First Look: Truva
Turkish with a side of belly dancing downtown
"What can I say? I love it so much. Hmmm? What can I say about kazan dibi?"
The server at one of the three tables occupied at Truva (60 Andrew Young International Blvd., 404-577-8788) was waxing ecstatically about the flanlike, caramelized custard on the restaurant's dessert menu.
"Kazan dibi is creamy. ... It's like crème brulee without the topping," he went on. "All I can tell you is that it brings on a state of bliss when I eat it."
The rather dour couple of retirees looked at one another and, sharply, ordered something else – the rice pudding, I believe. I vowed to order the kazan dibi later, but I didn't realize an even sweeter course awaited us, too. But more about that later.
Truva advertises itself as a Mediterranean restaurant with an accent on Turkish food. Indeed, it takes its name from the Turkish word for Turkey. Most of the menu will be familiar to anyone who has eaten in Middle Eastern restaurants. What may seem unfamiliar – warning! – is the entrée prices. You probably could get away spending less than $20 on a few small plates here, but if you order a starter and an entrée, like the $26 lamb shank, your bill's going to go way up, especially if you order from the pricey wine list.
The restaurant is a rather odd place. About a block from Peachtree Street, it's a former Steak & Ale, so don't expect exotic exterior architecture. The interior is vaguely retro – at least to my eyes. The main dining room is sunken with a wraparound, cream-colored banquette with orange and green booths here and there. There's a big stone wall – or is it concrete? – and, in the rear, behind the large bar, is a gigantic undecorated room for private events, I suppose.
While I call this restaurant pricey, it's also yet another that could reduce its portions by half and I doubt anyone would complain. Wayne ordered "Albanian liver," one of a few unfamiliar dishes, for a starter. It was a mountain of cubes of beef liver thinly breaded and fried, served with slivers of raw onion – quite tasty with a hint of cumin and an acidic touch, which took the edge off the liver's inherent gaminess.
I ordered a standard – baba ghanoush, which is roasted eggplant pureed with yogurt and garlic. It was another gigantic portion, good enough, but not close to my favorite at Olive Bistro. Other small plates include hummus, stuffed grape leaves, calamari, falafel, stuffed eggplant and phyllo rolls stuffed with cheese or meats. There are also flatbread "pizzas" with various toppings.
For an entrée, I, as usual, selected the lamb shank. This was the largest shank I recall ever being served (I took half of it home). The menu said it was braised in coriander and mint. While I detected the coriander with no problem, I got no taste of mint at all. Nonetheless, the meat was quite flavorful, as was its jus, but it was placed atop a "pillow" of mashed roasted eggplant that was denser than mashed potatoes. Something lighter – even slices of eggplant – would have been preferable.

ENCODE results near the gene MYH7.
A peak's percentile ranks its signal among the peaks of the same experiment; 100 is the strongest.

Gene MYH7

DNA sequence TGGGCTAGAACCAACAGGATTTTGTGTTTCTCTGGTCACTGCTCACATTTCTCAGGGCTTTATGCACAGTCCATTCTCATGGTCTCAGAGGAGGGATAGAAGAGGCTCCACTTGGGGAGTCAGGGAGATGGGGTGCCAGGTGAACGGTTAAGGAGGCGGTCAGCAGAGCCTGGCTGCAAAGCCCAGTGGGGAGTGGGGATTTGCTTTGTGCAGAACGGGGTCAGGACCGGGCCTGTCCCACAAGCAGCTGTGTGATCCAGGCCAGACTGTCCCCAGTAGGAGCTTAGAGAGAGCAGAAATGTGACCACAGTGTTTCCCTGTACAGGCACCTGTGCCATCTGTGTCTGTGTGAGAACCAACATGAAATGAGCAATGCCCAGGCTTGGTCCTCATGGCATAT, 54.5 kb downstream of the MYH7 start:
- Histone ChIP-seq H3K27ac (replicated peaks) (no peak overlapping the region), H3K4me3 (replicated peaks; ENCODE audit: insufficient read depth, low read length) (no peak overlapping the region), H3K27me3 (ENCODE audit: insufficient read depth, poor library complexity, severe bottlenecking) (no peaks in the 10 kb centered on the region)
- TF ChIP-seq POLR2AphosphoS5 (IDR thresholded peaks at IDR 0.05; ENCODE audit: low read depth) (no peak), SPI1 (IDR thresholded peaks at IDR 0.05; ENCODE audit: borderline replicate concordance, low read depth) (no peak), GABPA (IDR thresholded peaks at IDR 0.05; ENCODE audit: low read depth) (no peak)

Wayne ordered stuffed cabbage, another gigantic portion and only $14, but I found it grossly overcooked – to the degree that the cabbage had the consistency of an enchilada. I didn't much care for the oily taste of the filling's ground beef and lamb, everything drowning in a bland tomato sauce.
As I said, only three tables were occupied during our visit. The restaurant played music way too loud for the number present. Most of it was female vocals that would have been much more enjoyable at half the volume. But never mind that. As we were finishing our entrées, there was a blast of ear-piercing Middle Eastern music that announced that sweet predessert course I mentioned. Yes, a belly dancer, in garb bluer than a peacock's feathers, came writhing out of the shadows to entertain the three tables.
I've written several times before that belly dancers rank just behind mimes as my least favorite form of entertainment. I've received some angry mail from dancers over the years, but I just don't like someone (of either gender) undulating frantically by my table for a tip. This dancer spent most of her time by our table because the retirees appeared completely nonplussed and the person dining alone at the third table literally refused to look at her. This made me feel bad, so I tried to pay more attention. Not that she needed more. Wayne clapped along with the music and stuffed dollar bills in her waistband while she shook and whirled.
After that relatively brief performance, we ordered the blissful kazan dibi. The waiter, who had worked so hard to sell it to the retirees, congratulated us on our choice. Actually, it was the highlight of the meal for me – like a very dense flan with cinnamon.
This restaurant's location makes me think it's mainly targeted to the downtown convention trade. That being likely so, it's not surprising there weren't more people in the restaurant, since we dined Easter evening. I wish I could recommend it more heartily – at least there's a parking lot adjoining it ($5) – but there is better Middle Eastern food in town for much less money. Nicola's comes to mind, but then, that restaurant is even more of a stage for belly dancing.